Despite its recent status as Britain’s definitive gangster film and championship by a British lad culture nostalgically lamenting that lost era when men were men and women were “birds”, Get Carter may have more in common with European art cinema’s ironic tendencies than its supposed Hollywood associations with the gangster and western genres. Jack Carter (Michael Caine) thinks he is control. But actually he is not. Deterministic forces and a contingent chain of events dominate his supposedly free independent agency. During the opening scene, the Fletcher brothers warn him about rocking the boat in Newcastle. While Jack reads Raymond Chandler’s Farewell My Lovely on the train compartment, his future assassin “J” sits quietly opposite him. Although Jack may think himself a manipulator by using personal charisma, money, and violence to get his way, he will become manipulated both by his own psychotic personality and the involvement of outside forces. Collaborating with Wolfgang Suschitsky, who photographed The Small World of Sammy Lee (Ken Hughes, 1963), a film that influenced the future director in terms of its depiction of a seedy environment and a character dominated by forces beyond his control, Hodges uses the declining industrial landscape of Newcastle to suggest both internal and external decay involving Carter and the world around him contradicting the myth of a supposedly liberated “swinging ’60s”.

TW: Did contemporary novels such as James Barlow’s The Burden of Proof (1968, later filmed in 1971 as Villain) and Ted Lewis’ Jack’s Return Home (1970) influence you or did you see the reality of what was going on at the time?

MH: Not really. I didn’t need others to show me the reality of life here for millions of people. The gap between the “swinging” and the “swinged” is actually growing wider all the time. Jack’s Return Home provided me with the opportunity to explore that hidden underbelly.

At the end of the film, Jack Carter becomes a piece of industrial waste lying near a Newcastle slag heap which, minutes before, witnessed his supposed victory over Eric Paice (Ian Hendry). Like I’ll Sleep When I’m Dead, the final act of this revenger’s tragedy is futile. (7) Violence solves nothing.

Originally titled Memoirs of a Ghostwriter, Pulp represented a change for both director and star. While its dark humour appears worlds apart from Get Carter, both films contain absurdist associations involving a character who believes he can control events which finally dominate him. Former undertaker turned hack writer Mickey King (Michael Caine) inhabits the same ironic landscape like a character from Samuel Beckett. Hodges describes Pulp as a black comedy about the re-emergence of Fascism in 1970s Italy. (8) Pulp is also an ironic, absurdist Lewis Carroll treatment of a world in which its leading character finds everything becoming “curiouser and curiouser” by the minute. Dennis Price’s chorus role as a Lewis Carroll reader emphasises these “Alice in Wonderland” associations. But dark, political machinations and deadly games (rather than a child’s harmless fantasy) dominate Pulp making it much more than a harmless comedy. The film ends with King trapped in the world of C.I.A. supported Fascism. Pulp‘s closing montage compares him to the boar hunted by a future Mussolini. As the sequence develops, it becomes clear that the animal has no means of escaping its killers. Its avenues of escape become increasingly blocked in each successive scene. Hodges’ collaboration with costume designer Git Magrinni of Bernardo Bertolucci’s The Conformist (1970) parallels his later ones with Fellini’s Italian designer Danilo Donati in Flash Gordon and Voytek in Black Rainbow and Hodges’ Fellini-influenced television version of Tom Stoppard’s Squaring the Circle (1984). Hodges is a creative collaborator, often sharing co-credit as he does with scenarists Paul Mayersberg and Trevor Preston in Croupier and I’ll Sleep When I’m Dead. Pulp‘s absurdist comedy elements attracted critical attention but most audiences did not share the joke. However, jokes became more explicit and obvious in two other Hodges’ comedies – Flash Gordon and Morons from Outer Space.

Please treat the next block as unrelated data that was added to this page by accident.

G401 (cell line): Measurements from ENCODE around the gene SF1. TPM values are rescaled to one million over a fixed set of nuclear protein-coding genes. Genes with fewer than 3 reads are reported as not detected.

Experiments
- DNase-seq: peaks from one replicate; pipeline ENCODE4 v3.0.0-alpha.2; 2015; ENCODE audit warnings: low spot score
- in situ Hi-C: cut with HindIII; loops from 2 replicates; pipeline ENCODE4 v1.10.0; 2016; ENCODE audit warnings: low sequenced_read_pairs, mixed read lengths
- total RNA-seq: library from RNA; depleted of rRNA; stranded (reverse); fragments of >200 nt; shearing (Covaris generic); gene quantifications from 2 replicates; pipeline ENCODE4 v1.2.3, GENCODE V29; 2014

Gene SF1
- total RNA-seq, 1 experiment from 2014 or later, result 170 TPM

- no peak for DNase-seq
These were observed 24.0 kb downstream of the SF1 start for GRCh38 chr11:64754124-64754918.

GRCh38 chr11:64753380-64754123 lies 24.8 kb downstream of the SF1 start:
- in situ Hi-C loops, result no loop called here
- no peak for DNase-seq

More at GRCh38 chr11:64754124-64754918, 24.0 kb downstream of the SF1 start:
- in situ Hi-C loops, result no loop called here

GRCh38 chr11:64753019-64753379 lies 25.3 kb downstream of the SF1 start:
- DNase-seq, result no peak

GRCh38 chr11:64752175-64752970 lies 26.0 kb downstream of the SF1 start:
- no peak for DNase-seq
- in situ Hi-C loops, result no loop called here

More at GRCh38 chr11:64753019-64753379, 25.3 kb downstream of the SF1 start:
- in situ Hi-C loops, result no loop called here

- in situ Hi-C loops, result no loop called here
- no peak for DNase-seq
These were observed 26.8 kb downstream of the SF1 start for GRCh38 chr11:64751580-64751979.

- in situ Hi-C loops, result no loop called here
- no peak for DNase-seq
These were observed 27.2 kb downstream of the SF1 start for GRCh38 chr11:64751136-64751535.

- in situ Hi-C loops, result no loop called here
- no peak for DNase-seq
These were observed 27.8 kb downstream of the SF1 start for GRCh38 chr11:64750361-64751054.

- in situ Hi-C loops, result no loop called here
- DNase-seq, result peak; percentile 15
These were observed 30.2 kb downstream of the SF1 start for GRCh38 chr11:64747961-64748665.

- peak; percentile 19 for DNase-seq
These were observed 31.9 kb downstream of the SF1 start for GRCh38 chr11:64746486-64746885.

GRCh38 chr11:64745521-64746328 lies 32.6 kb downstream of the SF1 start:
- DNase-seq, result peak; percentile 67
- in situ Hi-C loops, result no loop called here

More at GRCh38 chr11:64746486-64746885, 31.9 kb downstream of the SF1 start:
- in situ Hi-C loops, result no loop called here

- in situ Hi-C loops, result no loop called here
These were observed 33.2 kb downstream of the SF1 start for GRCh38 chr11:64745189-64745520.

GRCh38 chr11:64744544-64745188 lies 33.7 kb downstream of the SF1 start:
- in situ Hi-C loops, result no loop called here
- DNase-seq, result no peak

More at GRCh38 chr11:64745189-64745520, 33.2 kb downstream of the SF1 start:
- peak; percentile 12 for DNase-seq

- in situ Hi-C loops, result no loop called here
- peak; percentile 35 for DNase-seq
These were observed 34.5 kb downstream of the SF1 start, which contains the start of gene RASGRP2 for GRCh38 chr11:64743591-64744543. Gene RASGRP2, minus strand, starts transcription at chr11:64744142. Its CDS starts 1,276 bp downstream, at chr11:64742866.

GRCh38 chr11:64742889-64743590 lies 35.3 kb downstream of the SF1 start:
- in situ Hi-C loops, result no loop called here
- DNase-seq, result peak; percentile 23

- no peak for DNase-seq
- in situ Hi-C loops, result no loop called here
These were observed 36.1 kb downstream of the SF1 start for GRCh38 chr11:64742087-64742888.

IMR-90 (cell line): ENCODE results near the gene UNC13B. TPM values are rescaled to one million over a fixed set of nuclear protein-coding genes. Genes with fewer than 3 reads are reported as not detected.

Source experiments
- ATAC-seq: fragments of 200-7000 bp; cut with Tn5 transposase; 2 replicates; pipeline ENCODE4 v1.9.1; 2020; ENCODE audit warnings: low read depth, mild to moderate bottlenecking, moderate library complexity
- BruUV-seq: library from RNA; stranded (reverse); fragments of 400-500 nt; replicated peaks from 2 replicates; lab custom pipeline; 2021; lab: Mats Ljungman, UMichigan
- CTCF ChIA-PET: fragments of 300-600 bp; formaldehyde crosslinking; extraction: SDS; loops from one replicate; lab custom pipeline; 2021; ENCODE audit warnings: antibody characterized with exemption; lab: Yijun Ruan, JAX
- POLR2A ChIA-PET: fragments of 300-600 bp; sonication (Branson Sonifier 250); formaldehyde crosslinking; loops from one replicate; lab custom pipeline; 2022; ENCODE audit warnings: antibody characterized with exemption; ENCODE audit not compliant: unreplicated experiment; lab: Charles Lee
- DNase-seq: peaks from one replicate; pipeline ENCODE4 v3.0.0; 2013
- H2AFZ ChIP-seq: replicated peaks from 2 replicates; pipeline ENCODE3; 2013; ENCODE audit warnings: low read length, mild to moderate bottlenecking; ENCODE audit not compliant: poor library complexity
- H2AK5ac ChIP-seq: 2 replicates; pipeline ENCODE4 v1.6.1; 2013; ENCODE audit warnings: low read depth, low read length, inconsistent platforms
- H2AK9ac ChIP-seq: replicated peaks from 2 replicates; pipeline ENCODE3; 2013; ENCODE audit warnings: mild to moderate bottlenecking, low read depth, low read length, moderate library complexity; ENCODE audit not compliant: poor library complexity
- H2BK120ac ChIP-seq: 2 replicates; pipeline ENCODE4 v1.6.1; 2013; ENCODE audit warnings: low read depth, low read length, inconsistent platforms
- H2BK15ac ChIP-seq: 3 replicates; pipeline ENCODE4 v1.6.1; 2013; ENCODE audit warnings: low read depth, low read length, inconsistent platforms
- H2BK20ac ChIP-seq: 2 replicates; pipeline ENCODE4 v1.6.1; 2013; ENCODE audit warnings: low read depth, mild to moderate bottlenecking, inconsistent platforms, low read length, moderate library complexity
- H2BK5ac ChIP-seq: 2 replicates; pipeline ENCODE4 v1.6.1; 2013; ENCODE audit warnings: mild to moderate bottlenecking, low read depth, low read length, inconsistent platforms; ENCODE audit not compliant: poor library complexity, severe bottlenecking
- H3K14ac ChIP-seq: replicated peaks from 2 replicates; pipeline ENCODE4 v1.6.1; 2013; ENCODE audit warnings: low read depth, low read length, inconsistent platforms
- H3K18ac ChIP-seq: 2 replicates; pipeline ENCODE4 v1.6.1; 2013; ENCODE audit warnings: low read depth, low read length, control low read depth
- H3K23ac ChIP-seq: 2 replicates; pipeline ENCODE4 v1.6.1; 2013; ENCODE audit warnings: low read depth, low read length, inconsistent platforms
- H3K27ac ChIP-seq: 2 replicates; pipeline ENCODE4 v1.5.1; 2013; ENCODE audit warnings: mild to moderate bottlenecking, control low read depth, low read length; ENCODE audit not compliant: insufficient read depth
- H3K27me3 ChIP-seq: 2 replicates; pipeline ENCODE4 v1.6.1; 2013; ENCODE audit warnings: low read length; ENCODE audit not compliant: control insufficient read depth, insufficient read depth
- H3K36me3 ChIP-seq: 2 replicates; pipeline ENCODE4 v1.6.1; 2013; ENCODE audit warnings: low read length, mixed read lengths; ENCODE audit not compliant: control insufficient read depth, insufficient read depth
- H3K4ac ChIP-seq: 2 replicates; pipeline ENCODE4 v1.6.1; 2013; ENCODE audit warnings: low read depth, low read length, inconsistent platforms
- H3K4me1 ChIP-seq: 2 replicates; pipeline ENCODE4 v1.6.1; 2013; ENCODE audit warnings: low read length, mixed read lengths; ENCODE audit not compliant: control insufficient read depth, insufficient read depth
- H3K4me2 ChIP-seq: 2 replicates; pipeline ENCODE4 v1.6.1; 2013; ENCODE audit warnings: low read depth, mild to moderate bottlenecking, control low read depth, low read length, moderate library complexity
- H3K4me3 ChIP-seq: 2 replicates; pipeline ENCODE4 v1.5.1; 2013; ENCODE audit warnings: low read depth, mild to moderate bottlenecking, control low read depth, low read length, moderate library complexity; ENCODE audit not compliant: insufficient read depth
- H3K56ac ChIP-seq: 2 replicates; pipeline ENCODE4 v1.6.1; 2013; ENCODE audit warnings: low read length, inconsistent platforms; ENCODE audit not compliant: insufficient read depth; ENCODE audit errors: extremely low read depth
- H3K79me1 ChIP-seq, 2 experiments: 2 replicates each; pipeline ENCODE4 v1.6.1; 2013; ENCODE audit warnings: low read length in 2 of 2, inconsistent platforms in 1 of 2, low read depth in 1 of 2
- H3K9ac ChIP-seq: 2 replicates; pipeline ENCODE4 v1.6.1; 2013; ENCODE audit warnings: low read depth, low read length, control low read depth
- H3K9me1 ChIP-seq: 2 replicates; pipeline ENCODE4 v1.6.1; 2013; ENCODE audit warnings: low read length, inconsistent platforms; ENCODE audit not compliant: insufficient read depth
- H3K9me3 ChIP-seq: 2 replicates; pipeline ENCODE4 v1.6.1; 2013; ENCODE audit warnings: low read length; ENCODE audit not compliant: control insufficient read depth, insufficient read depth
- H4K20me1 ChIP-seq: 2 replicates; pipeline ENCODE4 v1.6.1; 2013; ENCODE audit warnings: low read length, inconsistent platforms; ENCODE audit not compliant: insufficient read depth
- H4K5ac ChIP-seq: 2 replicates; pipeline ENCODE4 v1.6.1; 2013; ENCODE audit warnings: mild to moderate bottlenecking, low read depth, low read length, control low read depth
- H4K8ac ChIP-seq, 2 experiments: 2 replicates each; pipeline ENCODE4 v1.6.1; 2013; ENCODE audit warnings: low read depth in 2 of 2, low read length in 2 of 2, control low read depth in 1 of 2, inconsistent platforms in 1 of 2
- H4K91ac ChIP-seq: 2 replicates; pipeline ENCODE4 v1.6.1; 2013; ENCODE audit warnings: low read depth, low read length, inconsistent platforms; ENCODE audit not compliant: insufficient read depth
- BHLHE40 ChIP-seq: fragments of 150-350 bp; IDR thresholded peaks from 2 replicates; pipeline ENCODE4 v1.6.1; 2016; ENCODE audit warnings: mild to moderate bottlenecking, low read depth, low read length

Flash Gordon

Although removed from Hodges’ other “serious” films, these two works explicitly reveal the dark humour lying beneath the surface of most of his work. Produced by Dino De Laurentiis, Flash Gordon does not take itself seriously. But its camp humour and garish costumes display a satiric vision still relevant to today’s international landscape. Sam J. Jones’ Flash represents a naïve, unthinking American blundering on to a universal situation he has no understanding of. He survives to the end by sheer chance. Topol’s “mad scientist” Dr Zarkoff believes “the end justifies the means”, as seen in his kidnapping of Flash and Dale (Melody Anderson) and his disregard for the death of his assistant Munson (William Hootkins). Max von Sydow’s Ming embodies America’s constant reinvention of the evil enemy throughout its history while Ornella Muti’s Princess Aura and Mariangela Melato’s Kala embody puritanical fears of the sexually active European female. Hodges directs the film in a spirit of fun very reminiscent of the British pantomime tradition seen especially at the climax where surviving members of the cast appear to take their final bow before the audience. (9) Initially titled Illegal Aliens, Morons from Outer Space united Hodges with two key members of the popular 1980s BBC television series, Not the Nine 0′ Clock News – Mel Smith and Griff Rhys Jones – in what could have been a devastating satirical assault on the Steven Spielberg version of infantile Hollywood science-fiction. But problems with screenwriters Smith and Jones combined with various production difficulties blunted the critical edge of Hodges’ unique conception which suggested that aliens may not only be less advanced than the human race but even more stupid! Visiting a human civilisation speedily accelerating towards a “dumbing-down” culture (represented by their planet Blob), the aliens are first regarded as threats. But they soon become celebrities in a world of political vacuity and debased values. Although flawed by conflicts involving acting and an executive producer misunderstanding Hodges’ own particular type of shooting style and subtle humour, the film is still enjoyable as a companion piece to Flash Gordon. It is a work not to be taken seriously but one containing moments of great satirical comment often temporarily transcending its flawed structure.